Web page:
Administrative Law Judge Jason S. Patil backtracked on his previous refusal to toss the claims and, on reconsideration, handed a victory to Roni Dersovitz and his Cresskill-based hedge fund RD Legal Capital LLC in finding that the evidence the SEC’s Division of Enforcement relied upon was insufficient, and in some cases, undermined its theory that the valuations at issue were “unreasonable or improper.” The judge said the rest of the claims in the suit would be addressed in a subsequent decision.
Dersovitz and RD Legal purportedly told investors the funds would go toward discounted legal receivables, such as attorneys' fees, from law firms in settled proceedings, according to court records. The valuation claim in the SEC’s administrative suit alleged that the valuation method failed to account for so-called “litigation risk,” that would be posed, for example, if a plaintiff’s attorney doesn’t collect in a case and can’t pay RD Legal.
But the SEC failed to establish its valuation allegations in part because a third-party valuation expert “repeatedly” opined that the discount rate of the receivables reflected the risk of nonpayment, and said the rates were appropriate for those risks, the opinion said.
“As to the other evidence the division cites, there is nothing in the fund’s financial statements evidencing a failure to account for litigation risk or that counters [the valuation expert’s] testimony regarding such risk being appropriately captured through the discount rate,” the opinion said.
In fact, the financial statements repeatedly stress “the significant judgment and uncertainty” that comes with valuing Level 3 assets with “unobservable” inputs like the legal receivables at issue, Judge Satil continued.
“This belies the division’s implied premise that the valuation model should have explicitly distinguished between ‘something that’s valued at a dollar because there’s a 100 percent chance you’re going to get the dollar and something else that’s valued at a dollar because there’s a 50 percent chance you’re going to get $2,’” the opinion said.
The judge also found the division’s reliance on the testimony of investor witnesses “unpersuasive,” noting that their input and the SEC’s arguments were “less an objection to the valuations — the accuracy of which the division does not ultimately contest — and more to the terms of the funds that permitted respondents to withdraw gains monthly.” The SEC overlooked the disclosure in the offering documents to which every investor agreed, permitting withdrawals based on unrealized gains, the opinion said.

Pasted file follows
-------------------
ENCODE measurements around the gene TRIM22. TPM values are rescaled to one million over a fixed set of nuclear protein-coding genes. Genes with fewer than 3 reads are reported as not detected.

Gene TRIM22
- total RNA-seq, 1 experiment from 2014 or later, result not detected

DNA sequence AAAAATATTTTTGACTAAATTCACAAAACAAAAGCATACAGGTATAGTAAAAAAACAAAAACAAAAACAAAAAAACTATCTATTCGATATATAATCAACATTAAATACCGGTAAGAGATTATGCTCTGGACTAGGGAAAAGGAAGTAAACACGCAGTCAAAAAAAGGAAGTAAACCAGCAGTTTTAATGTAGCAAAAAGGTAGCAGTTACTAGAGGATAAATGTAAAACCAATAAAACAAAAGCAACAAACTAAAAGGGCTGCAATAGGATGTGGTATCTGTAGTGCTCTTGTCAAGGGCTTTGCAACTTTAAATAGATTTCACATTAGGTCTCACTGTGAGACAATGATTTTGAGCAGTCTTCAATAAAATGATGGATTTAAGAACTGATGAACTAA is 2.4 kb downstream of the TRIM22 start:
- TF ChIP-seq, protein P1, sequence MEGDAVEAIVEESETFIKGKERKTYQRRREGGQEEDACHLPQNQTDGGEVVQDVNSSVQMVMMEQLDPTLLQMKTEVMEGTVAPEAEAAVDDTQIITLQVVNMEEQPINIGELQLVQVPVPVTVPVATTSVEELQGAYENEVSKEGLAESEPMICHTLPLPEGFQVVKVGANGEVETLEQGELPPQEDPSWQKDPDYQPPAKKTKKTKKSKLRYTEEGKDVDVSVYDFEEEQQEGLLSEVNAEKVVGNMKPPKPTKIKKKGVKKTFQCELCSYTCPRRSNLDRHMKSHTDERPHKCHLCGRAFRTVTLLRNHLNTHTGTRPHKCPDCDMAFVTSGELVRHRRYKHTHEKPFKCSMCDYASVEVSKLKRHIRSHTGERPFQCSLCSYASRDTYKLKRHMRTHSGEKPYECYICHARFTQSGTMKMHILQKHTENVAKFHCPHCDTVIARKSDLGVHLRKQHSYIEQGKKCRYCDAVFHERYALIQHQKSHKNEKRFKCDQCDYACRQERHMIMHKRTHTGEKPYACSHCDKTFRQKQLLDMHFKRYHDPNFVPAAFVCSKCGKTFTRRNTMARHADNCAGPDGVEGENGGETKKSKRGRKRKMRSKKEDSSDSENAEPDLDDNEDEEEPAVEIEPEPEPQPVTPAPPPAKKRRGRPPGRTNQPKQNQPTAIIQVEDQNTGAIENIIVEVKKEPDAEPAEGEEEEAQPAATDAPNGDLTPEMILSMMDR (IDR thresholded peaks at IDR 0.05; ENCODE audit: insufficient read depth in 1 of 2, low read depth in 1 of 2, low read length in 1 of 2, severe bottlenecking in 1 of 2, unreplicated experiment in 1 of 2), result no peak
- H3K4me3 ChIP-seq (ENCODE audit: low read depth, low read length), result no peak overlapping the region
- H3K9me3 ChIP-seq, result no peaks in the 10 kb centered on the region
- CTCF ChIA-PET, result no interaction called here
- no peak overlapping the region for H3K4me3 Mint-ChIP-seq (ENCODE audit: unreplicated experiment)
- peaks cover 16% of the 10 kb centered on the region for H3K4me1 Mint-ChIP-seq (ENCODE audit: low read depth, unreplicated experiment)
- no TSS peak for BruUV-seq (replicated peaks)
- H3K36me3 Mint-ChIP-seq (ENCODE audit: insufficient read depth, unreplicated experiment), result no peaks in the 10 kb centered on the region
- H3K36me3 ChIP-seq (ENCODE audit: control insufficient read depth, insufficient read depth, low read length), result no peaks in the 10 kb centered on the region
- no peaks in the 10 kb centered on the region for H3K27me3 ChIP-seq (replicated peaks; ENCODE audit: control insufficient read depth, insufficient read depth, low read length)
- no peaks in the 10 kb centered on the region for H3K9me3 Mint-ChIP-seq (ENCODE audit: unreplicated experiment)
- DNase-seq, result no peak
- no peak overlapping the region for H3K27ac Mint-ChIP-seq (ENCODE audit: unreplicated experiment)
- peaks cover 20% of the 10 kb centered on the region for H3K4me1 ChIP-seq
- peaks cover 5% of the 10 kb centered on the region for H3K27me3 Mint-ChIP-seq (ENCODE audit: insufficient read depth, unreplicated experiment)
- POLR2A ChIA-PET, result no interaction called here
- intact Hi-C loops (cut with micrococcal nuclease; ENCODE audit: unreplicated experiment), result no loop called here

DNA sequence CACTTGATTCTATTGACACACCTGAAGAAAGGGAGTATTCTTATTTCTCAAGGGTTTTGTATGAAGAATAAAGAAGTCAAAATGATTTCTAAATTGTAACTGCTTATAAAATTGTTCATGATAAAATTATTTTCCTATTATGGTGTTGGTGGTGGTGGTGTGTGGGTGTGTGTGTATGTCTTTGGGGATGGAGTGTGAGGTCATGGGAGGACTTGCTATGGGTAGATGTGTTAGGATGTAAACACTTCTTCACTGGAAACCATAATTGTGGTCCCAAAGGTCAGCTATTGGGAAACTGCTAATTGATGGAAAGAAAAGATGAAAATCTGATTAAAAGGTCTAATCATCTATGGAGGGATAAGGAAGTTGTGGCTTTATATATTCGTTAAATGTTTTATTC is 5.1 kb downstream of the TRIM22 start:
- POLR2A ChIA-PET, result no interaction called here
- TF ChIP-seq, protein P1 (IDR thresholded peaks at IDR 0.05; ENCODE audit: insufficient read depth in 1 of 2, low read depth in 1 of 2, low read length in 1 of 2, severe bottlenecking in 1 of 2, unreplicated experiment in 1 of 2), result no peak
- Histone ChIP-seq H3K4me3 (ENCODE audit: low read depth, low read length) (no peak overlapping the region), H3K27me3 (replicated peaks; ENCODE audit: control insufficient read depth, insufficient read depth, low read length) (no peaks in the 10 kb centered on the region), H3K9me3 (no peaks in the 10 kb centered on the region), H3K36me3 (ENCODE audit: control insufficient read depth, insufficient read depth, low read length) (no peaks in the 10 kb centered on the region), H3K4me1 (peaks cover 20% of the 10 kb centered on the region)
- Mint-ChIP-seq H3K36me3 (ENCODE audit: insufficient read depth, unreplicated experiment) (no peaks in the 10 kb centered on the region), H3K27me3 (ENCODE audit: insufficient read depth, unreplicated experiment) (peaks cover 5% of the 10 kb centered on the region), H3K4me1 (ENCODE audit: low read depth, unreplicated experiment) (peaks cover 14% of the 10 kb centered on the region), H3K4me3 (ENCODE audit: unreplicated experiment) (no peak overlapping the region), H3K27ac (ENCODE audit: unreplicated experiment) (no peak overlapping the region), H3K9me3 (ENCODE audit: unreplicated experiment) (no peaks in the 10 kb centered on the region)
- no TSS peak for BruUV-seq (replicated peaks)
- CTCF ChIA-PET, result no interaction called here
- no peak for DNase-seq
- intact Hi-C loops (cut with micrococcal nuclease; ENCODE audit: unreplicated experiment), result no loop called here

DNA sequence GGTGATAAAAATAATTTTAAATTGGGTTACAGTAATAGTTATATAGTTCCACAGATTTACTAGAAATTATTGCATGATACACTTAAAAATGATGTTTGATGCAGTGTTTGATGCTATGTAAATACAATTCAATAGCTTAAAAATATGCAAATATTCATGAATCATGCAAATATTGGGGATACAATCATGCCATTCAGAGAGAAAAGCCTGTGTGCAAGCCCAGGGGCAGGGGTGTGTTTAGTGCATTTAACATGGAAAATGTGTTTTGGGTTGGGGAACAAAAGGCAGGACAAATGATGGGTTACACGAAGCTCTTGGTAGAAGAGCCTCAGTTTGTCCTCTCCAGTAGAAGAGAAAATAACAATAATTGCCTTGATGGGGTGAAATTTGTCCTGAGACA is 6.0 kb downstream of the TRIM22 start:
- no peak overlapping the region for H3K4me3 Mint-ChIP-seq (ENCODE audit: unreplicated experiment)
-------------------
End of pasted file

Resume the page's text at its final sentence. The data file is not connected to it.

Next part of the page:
Witnesses provided by Dersovitz and RD Legal, including two other valuation experts and a partner for the funds’ outside auditor, also helped their case, according to the opinion.
Among their testimony were statements that RD Legal “acted appropriately and [in a manner] consistent with industry practices” and “conformed to valuation principles,” and that the valuations were “reasonable,” the opinion said.
"Having carefully scrutinized the division’s recitation of all evidence on this issue, I find that, as a matter of law, its allegations on valuation amount to nothing," Judge Patil wrote.
"We are happy with the decision and appreciate Judge Patil taking the step of issuing summary disposition while the post-hearing briefing is ongoing,” attorney Terence Healy of Hughes Hubbard & Reed LLP, representing Dersovitz and RD Legal, told Law360.
The SEC does not comment on pending litigation.
The SEC’s July 2016 lawsuit alleges Dersovitz and his hedge fund raised millions from investors by claiming their funds would be used to purchase discounted legal receivables, such as attorneys' fees, from law firms in settled proceedings, and collect returns of more than 13 percent a year once the settlements were paid. But the SEC said much of the money was used to buy unsettled cases' receivables whose collection still presented significant risks.
The hedge fund told investors the investments were safe because litigation had already ended in the cases and binding settlements had been reached that would be paid by "investment grade obligors" such as rated insurers, municipalities and corporations, the SEC said.
In particular, the SEC said Dersovitz invested as much as 60 percent of the cash in legal receivables tied to litigation against the Islamic Republic of Iran while concealing the risk associated with collecting on a judgment in that case — even while assuring investors that their funds were going toward settled cases. The SEC is seeking disgorgement and civil penalties.
Dersovitz and RD Legal fired back with their own complaint in New Jersey federal court, alleging the SEC’s claims were “cherry-picked from marketing materials and presentations” and never even alleged investors lost money. The suit was dismissed for lack of subject matter jurisdiction and Dersovitz appealed to the Third Circuit, but later dropped the case, court records show.
Dersovitz and RD Capital are represented by Terence Healy of Hughes Hubbard & Reed LLP.
The SEC is represented by Michael Birnbaum, Jorge Tenreiro and Victor Suthammanont.
The case is In the Matter of RD Legal Capital LLC et al., case number 3-17342, before the Securities and Exchange Commission.
--Editing by Pamela Wilkinson.